The mystery is history
About now in the school year a search is on.
Students round up a few likely suspects:
They probe into their past. And they
create a short script, or construct a table display
or write an essay about the object of their attention.
If they are passionate and well-informed and are favored
by the local, regional and state judges, they find
themselves in our nation’s capital for the National
History Day Fair.
A shake of the dance rattle (traditional turtle shell or
modern day metal can) please, as I mention with
pride that this time around Betty Mae Tiger Jumper,
is highlighted as a worthy subject.
She receives a fine digital shout out directed at students: http://www.floridamemory.com/onlineclassroom/history_fair/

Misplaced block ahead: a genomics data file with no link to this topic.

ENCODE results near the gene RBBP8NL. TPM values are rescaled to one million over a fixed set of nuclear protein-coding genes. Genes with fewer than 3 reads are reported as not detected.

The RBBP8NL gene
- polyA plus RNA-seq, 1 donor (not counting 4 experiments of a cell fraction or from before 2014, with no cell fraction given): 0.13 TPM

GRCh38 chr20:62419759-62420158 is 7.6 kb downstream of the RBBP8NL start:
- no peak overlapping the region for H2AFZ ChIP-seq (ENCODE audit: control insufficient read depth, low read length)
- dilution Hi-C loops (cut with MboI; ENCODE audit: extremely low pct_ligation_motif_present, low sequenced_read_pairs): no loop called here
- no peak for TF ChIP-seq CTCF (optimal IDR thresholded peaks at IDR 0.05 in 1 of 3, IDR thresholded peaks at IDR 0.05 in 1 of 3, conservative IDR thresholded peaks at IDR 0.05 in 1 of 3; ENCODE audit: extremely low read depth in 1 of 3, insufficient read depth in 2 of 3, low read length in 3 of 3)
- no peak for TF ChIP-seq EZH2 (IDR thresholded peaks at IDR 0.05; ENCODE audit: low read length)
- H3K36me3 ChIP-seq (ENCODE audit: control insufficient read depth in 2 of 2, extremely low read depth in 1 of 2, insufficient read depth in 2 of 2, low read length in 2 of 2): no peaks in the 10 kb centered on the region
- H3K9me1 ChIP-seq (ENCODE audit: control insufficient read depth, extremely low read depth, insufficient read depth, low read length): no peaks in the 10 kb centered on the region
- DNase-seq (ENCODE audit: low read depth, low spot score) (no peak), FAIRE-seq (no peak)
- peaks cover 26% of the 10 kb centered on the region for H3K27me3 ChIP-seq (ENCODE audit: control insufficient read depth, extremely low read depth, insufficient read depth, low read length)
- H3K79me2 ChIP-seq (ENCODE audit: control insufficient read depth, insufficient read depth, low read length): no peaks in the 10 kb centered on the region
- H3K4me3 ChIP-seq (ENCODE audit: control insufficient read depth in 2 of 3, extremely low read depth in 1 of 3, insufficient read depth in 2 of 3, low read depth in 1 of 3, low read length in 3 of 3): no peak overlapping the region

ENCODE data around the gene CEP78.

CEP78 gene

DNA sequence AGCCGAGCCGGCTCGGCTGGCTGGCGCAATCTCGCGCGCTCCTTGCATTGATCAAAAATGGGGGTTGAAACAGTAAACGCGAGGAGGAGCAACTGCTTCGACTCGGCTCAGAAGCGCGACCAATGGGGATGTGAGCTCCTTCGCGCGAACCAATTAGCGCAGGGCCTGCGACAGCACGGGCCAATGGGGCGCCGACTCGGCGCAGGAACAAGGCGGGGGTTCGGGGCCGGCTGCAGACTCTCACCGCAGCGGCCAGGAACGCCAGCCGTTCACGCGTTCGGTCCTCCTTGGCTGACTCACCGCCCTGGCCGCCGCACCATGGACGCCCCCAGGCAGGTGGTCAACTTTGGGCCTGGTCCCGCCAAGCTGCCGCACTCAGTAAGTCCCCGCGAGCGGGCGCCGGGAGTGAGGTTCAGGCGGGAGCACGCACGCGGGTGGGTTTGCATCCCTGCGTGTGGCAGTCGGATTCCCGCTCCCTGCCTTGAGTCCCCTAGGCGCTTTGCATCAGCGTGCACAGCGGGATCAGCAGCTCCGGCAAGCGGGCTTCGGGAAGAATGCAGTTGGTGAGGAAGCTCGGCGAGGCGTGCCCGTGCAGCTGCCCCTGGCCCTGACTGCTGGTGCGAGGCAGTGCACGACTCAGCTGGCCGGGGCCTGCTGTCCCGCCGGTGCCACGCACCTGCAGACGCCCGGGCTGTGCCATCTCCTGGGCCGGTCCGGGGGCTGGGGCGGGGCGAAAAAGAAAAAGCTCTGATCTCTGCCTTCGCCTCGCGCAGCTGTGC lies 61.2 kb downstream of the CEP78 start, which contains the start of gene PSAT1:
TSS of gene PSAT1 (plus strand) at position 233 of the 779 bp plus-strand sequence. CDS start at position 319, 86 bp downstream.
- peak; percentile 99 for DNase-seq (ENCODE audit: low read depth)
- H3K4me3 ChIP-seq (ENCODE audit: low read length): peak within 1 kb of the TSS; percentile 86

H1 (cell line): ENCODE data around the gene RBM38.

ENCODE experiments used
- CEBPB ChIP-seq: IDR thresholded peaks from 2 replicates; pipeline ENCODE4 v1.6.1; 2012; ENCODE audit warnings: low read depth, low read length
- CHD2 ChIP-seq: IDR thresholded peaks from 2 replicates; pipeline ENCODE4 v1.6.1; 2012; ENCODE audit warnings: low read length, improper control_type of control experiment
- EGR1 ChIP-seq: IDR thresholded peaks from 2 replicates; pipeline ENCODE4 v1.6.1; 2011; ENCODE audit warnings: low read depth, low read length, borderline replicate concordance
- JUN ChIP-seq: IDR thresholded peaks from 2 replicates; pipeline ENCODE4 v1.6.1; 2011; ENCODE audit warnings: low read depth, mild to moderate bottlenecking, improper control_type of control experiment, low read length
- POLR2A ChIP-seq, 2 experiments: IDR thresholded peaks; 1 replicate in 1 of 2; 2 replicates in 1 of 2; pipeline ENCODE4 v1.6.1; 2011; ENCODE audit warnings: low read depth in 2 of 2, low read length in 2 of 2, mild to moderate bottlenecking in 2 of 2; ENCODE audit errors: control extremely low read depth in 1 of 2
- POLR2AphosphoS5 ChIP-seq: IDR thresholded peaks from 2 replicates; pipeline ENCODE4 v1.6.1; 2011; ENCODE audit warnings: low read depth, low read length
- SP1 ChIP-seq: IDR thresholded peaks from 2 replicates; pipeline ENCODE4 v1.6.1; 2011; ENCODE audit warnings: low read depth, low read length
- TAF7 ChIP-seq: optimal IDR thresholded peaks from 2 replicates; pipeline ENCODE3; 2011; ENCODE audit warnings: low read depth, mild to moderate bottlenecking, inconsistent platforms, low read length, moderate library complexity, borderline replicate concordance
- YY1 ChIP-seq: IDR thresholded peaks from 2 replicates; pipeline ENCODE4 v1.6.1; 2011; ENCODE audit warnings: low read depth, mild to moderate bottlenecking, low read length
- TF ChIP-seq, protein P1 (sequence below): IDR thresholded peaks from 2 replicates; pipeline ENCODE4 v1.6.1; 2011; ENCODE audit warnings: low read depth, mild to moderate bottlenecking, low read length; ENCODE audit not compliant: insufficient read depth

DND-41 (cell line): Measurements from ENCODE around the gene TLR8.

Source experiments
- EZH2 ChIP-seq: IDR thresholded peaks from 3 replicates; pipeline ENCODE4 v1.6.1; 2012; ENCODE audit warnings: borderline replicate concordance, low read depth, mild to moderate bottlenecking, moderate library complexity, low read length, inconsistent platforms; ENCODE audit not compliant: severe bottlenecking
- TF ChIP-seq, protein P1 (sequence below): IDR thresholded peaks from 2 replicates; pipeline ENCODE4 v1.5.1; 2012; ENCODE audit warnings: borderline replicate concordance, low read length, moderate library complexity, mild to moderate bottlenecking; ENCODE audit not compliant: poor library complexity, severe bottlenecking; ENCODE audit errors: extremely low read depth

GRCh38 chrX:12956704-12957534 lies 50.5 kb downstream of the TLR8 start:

Will students look closer at the woman who authorized me to
tell her story to younger readers?
Because she wrestled alligators, she grabs attention. For grade school
age, a creative collaboration produced the gold medal, Florida Book
Awards title, She Sang Promise: The Story of Betty Mae Jumper.
It features a letter to readers from her son, Moses Jumper, Jr. and illustrations from Lisa Desimini, with my text vetted by
What pulls middle grade students in is that Betty Mae began
kindergarten at middle school age.
High school researchers may want to explore death threats
she survived, her election as the Seminole Tribe of Florida’s
first woman leader, her role in forming a four-tribe coalition
to speak with one voice. her appointment to a presidential
The 2014 national theme on rights and responsibilities is a smooth fit
for this trailblazer.
Brava! Betty Mae Tiger Jumper. Added to a list of
non-Native men and women who our nation’s students have presented
on, since at least 1974.
all images copyrighted by the author
PLUS – an additional resource from this site (any returning readers, apologies for the previous non-working link) is: